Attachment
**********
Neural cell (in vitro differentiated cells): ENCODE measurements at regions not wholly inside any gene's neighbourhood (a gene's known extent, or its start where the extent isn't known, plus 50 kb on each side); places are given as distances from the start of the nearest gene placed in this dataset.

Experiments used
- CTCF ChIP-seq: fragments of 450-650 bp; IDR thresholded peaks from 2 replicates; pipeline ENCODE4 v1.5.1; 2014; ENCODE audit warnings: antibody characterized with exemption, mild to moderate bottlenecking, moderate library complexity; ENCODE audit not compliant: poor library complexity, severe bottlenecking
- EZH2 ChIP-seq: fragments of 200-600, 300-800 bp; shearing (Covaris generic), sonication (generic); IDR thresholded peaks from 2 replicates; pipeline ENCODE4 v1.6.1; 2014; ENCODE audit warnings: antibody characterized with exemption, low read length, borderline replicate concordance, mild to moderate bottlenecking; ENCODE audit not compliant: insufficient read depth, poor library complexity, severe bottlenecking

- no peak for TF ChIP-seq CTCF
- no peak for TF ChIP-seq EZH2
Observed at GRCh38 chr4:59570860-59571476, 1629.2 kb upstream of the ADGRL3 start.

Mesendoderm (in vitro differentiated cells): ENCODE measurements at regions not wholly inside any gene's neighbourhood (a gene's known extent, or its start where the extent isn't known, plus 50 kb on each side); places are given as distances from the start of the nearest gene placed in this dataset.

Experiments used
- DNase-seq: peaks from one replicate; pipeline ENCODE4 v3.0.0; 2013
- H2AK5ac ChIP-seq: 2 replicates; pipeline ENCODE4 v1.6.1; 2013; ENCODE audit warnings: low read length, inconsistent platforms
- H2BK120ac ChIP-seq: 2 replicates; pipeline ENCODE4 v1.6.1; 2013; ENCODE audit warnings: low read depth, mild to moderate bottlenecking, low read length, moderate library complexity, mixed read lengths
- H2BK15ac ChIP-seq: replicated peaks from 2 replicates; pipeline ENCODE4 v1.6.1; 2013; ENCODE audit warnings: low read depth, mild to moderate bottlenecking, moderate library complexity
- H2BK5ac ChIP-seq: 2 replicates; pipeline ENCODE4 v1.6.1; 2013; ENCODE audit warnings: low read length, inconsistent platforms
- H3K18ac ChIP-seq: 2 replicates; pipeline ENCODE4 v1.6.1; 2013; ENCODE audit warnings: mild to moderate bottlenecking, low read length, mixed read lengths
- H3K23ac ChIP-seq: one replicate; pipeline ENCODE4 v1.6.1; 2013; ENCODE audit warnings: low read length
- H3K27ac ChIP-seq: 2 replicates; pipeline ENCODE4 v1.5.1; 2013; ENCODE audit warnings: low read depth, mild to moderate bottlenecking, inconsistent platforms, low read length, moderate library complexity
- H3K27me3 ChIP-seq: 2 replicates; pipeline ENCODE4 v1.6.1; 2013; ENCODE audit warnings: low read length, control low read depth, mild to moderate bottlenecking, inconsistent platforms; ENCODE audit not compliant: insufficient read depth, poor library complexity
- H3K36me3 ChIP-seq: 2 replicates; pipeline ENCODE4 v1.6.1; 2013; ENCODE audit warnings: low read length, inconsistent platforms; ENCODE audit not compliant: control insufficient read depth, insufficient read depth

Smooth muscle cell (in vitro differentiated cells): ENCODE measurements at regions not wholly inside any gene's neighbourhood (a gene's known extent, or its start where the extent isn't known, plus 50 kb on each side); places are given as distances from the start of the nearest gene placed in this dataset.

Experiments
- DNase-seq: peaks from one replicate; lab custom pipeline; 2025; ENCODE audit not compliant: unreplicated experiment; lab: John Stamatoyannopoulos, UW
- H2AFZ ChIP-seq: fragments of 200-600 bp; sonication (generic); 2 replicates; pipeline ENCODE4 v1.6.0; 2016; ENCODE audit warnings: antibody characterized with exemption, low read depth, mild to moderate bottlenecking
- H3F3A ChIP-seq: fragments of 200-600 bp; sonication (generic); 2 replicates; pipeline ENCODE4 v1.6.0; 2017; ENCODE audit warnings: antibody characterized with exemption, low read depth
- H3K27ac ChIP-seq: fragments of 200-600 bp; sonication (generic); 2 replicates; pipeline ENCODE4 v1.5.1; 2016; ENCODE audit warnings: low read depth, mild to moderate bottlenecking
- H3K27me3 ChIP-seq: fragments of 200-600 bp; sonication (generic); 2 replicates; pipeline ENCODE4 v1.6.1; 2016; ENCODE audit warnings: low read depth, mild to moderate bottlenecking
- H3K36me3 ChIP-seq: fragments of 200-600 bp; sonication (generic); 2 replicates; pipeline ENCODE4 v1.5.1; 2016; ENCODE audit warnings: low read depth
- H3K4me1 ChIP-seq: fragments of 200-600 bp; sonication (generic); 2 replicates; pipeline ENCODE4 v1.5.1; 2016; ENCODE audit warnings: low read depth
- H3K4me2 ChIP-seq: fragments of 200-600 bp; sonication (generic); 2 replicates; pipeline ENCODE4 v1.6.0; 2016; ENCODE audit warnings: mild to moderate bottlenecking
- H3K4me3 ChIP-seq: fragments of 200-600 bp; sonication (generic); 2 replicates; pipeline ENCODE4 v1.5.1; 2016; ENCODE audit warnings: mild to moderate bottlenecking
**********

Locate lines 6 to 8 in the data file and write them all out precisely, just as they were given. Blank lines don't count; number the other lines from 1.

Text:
- no peak for TF ChIP-seq EZH2
Observed at GRCh38 chr4:59570860-59571476, 1629.2 kb upstream of the ADGRL3 start.

Mesendoderm (in vitro differentiated cells): ENCODE measurements at regions not wholly inside any gene's neighbourhood (a gene's known extent, or its start where the extent isn't known, plus 50 kb on each side); places are given as distances from the start of the nearest gene placed in this dataset.